Writing a book can open all kinds of doors—reaching more people with your message, securing high profile speaking engagements, meeting like-minded inspiring colleagues and fulfilling a lifelong dream.
Yet, if you’re like most people, you’ve put it off—or started and stopped—for years.
People put off writing their books for a number of reasons:
- No time
- Not sure what to write
- Afraid of success or failure
- Unsure where to start
- Don’t have the support to see it through to the end
- Not a good enough writer
Here are 10 Quick Tips to Get Started that address each of the challenges above.
1. Write Down Your Vision and Goals for the Book: When you’re clear on why you’re writing the book, it will be easier to make the time, commit the resources and write the book that will fulfill your goals. If you have several book ideas, this step can help you choose the one that best fits your goals. Your clarity will propel you forward.
2. Envision Your Readers: When you get a clear picture of who your core audience is—and why they’ll be motivated to buy your book—it will be much easier to write the book—and your book is more likely to succeed in this competitive marketplace.
3. Decide What You’ll Give Up: To find time in your busy life for this book—whether it’s 3 hours a week or 8 or 12, you need time to write. Is there something you can do less of—decrease you patient load for a time, hire a colleague to fill in the slack, put aside a volunteer project temporarily?
4. Prioritize: Put book writing time before e-mails. Make e-mail time your reward after the writing is done. Unplug your phone and turn off e-mail alerts while writing.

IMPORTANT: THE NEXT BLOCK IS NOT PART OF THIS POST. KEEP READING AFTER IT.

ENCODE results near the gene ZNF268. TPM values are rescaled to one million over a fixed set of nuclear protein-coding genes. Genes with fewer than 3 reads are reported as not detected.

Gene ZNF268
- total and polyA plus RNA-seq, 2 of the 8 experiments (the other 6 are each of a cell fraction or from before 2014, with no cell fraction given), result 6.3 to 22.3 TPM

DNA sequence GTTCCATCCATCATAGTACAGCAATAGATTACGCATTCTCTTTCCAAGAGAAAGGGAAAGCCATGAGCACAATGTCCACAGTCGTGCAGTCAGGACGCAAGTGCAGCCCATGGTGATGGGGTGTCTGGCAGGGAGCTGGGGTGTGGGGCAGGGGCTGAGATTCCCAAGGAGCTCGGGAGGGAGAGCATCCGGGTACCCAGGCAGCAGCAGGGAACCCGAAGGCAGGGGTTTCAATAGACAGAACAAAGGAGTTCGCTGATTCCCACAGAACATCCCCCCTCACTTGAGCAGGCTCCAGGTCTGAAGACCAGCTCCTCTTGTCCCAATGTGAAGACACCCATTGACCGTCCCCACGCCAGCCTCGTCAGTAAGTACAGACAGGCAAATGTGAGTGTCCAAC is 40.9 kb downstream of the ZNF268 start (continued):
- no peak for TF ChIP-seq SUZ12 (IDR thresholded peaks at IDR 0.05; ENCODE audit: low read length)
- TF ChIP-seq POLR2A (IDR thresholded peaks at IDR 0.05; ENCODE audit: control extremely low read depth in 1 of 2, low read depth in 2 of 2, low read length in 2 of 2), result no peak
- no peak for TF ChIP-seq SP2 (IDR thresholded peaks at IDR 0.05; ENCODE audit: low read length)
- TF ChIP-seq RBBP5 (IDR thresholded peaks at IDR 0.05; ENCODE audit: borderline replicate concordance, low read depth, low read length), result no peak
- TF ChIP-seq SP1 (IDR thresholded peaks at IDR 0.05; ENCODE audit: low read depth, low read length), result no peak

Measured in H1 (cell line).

5. Schedule: Write down exact times for book writing. If you say you’ll write Saturday mornings, that’s not clear enough. You need a start time and ending time. Of course, if you’re on a roll, you can extend that ending time.
6. Get Professional Support: Most people don’t have the experience to write a book. Join a book writing class, find a skilled editor or book writing coach, but get the professional support you need to help you clarify the book’s concept, tone, features and how you organize it, as well as help you make the writing compelling and polished.
7. Tell Yourself a New Story: If you think you can’t write a book, remind yourself you’re learning and you don’t have to do it alone. A supportive colleague, friend or writing coach can often help you break through this potential block. Just because you’ve never done something doesn’t mean you can’t do it. Tens of thousands of new authors break through that block every year and you can, too.
8. Get Organized: One of the biggest challenges to writing a book is figuring where to start and how to organize the book. I have my book writing students use color coded index cards with content, exercises and questions on them. They move the index cards around to play with how they organize the material.
9. Enjoy the Process: The more fun you have, the more fun your readers will have—and the more often they’ll recommend your book to their friends and colleagues.
10. Start with the End in Mind: Picture a day in your life as a published author. How does your day begin and end? Use your senses to make it real. The more you envision your success, the more you pave the way for it.